SCOTTSDALE, Ariz. -- Brandon Crawford took his turn, showing off his usual defensive skills while taking a set of grounders at shortstop on a back field at Scottsdale Stadium. Then came Maurico Dubon, and then Kean Wong and Austin Slater.
Wait, Austin Slater?
This is Camp Versatility, but even by that standard, it was a bit surprising to see Slater getting work in as a shortstop Friday morning. He then moved on to work at second base, and manager Gabe Kapler said Slater wasn't just having fun. He'll get reps at all four infield spots this spring, along with his usual work in the outfield.
Slater, getting ready for his fourth big league season, is into it. But what exactly is his position right now?
"I'm a Right Handed Batter's Box," he said, laughing.
The Giants, as you might have heard a time or two, are going all-in on platoons, and Slater could be a big part of that. He had a .838 OPS against left-handed pitchers last season and could be a nice counter to Alex Dickerson and Mike Yastrzemski in the outfield and Brandon Belt at first base.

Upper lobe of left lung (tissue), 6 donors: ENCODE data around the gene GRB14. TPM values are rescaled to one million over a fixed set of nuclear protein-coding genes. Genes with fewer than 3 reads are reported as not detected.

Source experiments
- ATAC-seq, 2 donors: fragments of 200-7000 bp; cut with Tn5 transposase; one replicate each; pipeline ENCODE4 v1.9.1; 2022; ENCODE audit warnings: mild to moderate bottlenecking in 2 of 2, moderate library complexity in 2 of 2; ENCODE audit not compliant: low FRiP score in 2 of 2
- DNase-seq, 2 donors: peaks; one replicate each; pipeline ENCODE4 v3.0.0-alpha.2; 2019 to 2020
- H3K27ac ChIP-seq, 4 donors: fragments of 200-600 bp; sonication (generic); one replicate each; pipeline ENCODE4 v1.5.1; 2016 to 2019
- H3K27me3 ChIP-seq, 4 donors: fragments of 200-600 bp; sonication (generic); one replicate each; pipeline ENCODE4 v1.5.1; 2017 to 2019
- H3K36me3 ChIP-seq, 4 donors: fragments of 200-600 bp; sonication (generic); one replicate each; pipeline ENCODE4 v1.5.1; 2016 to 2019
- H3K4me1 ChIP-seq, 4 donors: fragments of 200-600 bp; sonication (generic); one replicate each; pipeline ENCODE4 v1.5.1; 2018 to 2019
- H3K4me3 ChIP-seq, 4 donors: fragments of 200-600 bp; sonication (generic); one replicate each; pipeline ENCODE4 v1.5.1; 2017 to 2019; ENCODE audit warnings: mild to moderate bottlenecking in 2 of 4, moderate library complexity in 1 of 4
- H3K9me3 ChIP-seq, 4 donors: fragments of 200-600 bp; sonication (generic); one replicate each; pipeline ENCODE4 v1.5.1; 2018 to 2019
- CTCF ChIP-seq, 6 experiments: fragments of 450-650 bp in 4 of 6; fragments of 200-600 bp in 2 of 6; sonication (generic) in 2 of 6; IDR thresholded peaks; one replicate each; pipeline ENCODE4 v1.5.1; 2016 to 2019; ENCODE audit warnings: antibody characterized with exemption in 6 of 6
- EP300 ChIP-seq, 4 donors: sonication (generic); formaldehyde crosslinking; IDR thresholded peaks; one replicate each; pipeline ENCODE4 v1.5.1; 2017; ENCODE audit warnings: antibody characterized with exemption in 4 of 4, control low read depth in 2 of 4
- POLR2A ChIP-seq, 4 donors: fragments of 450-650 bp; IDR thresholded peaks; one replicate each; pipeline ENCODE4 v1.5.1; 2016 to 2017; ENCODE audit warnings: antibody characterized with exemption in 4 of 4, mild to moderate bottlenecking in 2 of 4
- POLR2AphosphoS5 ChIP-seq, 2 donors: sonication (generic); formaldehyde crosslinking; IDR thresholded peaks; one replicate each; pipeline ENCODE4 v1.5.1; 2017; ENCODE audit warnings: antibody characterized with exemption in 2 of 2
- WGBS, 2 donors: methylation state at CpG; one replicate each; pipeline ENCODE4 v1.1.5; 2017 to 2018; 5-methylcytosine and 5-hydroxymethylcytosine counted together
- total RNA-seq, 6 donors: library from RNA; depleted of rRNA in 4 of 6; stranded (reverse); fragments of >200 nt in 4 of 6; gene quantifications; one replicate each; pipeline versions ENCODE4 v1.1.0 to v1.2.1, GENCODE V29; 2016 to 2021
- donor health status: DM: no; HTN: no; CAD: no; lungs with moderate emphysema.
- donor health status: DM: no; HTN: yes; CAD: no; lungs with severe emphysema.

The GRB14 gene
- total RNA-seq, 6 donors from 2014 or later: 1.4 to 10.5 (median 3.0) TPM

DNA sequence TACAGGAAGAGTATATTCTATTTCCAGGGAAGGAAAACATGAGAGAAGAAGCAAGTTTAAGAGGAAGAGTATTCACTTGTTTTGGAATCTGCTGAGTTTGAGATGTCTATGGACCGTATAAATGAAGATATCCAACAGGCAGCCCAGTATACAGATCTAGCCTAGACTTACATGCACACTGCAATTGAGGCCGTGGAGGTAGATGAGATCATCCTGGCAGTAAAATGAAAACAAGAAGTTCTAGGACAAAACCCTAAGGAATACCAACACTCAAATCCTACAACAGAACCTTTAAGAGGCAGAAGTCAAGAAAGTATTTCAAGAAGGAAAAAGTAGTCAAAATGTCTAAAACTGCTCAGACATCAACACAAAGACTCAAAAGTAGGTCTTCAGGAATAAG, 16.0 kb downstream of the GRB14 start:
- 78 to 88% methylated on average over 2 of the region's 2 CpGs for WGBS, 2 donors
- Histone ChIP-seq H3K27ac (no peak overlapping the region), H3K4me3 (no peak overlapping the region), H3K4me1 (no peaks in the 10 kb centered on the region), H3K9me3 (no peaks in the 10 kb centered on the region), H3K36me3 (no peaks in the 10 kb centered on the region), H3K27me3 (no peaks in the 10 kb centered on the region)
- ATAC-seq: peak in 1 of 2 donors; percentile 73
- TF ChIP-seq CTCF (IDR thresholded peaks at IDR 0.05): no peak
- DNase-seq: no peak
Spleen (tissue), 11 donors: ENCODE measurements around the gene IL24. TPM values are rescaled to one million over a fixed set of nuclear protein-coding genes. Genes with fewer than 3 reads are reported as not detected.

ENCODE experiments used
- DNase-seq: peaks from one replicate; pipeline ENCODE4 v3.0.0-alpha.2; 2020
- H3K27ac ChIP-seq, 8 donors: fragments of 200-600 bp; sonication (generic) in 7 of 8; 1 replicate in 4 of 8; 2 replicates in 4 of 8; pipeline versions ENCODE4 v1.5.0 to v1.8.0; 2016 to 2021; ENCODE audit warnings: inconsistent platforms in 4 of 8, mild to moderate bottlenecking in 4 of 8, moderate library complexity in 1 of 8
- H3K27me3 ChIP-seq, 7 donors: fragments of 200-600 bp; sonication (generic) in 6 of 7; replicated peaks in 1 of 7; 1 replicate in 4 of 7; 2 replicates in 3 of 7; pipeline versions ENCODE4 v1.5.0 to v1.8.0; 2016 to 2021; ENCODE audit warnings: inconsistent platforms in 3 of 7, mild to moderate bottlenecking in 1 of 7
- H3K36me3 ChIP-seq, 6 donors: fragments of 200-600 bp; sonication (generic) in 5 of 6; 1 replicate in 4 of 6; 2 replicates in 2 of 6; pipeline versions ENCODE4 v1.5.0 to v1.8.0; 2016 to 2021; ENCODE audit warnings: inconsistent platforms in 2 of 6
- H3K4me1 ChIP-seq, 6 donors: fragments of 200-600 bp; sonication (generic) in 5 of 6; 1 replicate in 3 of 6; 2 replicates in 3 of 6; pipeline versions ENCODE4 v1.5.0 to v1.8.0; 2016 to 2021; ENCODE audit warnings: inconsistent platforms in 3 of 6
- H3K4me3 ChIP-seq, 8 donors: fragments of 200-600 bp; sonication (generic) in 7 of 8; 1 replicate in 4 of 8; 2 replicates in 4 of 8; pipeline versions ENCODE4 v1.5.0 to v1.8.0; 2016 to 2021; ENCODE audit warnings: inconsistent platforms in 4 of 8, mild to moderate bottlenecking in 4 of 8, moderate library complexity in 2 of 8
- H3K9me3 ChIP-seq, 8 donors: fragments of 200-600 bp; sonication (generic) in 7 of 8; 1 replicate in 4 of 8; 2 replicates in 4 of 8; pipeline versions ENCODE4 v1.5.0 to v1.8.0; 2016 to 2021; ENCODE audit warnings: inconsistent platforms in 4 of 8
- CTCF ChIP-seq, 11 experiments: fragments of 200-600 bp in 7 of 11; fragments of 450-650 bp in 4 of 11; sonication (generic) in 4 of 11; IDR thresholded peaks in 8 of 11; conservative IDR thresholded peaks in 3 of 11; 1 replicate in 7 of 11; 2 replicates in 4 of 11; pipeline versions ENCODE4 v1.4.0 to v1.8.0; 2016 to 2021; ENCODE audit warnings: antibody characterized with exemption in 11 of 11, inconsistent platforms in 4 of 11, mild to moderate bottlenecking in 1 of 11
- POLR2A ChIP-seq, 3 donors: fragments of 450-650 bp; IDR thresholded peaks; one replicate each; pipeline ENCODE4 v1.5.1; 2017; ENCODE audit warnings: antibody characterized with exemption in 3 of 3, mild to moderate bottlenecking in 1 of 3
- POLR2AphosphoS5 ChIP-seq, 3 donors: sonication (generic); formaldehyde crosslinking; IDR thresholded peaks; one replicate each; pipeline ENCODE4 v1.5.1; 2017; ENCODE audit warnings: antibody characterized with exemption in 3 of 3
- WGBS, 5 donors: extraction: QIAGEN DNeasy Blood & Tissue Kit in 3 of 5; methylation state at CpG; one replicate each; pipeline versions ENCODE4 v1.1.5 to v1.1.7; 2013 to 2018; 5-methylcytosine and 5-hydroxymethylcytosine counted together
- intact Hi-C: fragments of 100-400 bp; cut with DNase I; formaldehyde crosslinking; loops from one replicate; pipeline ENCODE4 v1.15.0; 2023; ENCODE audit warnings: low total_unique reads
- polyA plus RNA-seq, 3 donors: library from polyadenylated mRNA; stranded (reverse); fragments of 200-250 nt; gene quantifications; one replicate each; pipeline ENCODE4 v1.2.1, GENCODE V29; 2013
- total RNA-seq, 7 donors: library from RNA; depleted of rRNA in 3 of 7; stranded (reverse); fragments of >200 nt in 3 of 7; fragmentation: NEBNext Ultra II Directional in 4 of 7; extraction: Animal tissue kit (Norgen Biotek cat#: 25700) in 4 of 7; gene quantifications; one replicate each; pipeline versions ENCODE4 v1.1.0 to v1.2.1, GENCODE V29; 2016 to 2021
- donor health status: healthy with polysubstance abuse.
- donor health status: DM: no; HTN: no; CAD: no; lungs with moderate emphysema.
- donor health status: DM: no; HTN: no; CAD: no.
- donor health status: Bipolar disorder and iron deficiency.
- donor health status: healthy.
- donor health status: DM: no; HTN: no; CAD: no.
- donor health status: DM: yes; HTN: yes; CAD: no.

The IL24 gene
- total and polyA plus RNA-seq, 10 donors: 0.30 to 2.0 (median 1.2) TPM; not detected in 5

But platoon life isn't just about the other day's starting pitcher. The Giants know they have a talent deficit. They hope to gain an edge by literally exploiting every platoon advantage they can over nine innings.
There could be times when Slater pinch-hits for Belt, or for Crawford, with a more natural shortstop like Mauricio Dubon sliding over to short and Slater getting a few innings at second base.
"The mentality is let us over-prepare right now and see how the roster stacks up," Slater said. "I enjoy doing it."
Slater has 23 big league starts at first base but just a handful of innings at second and third. But he has nearly 900 minor league innings at second base and last year the Giants had him try third 11 times in Triple-A. He has always done extra infield work during batting practice, so this is just a natural extension for the 27-year-old. It could also be his best way onto the roster.
It'll be an interesting spring for Slater defensively, but the real work will be done in the cages. He has more raw power than most on the roster but just nine homers in 544 plate appearances.
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Slater made swing changes last offseason to try to increase his launch angle and is continuing to work on that this spring. He lit up when talking about the three new hitting coaches, saying they already have a good understanding of what he's trying to do.
The Giants can do all they want with defensive positioning to get Slater on the field more often, but they do need to see that pay off with more power production for the lineup.
"I think we want to create the best possible path for Austin, so when he drives the ball he drives it in the air," Kapler said. "He definitely has raw power, dating back to his time at Stanford. We know about the pedigree and we just want to see that come out frequently in games."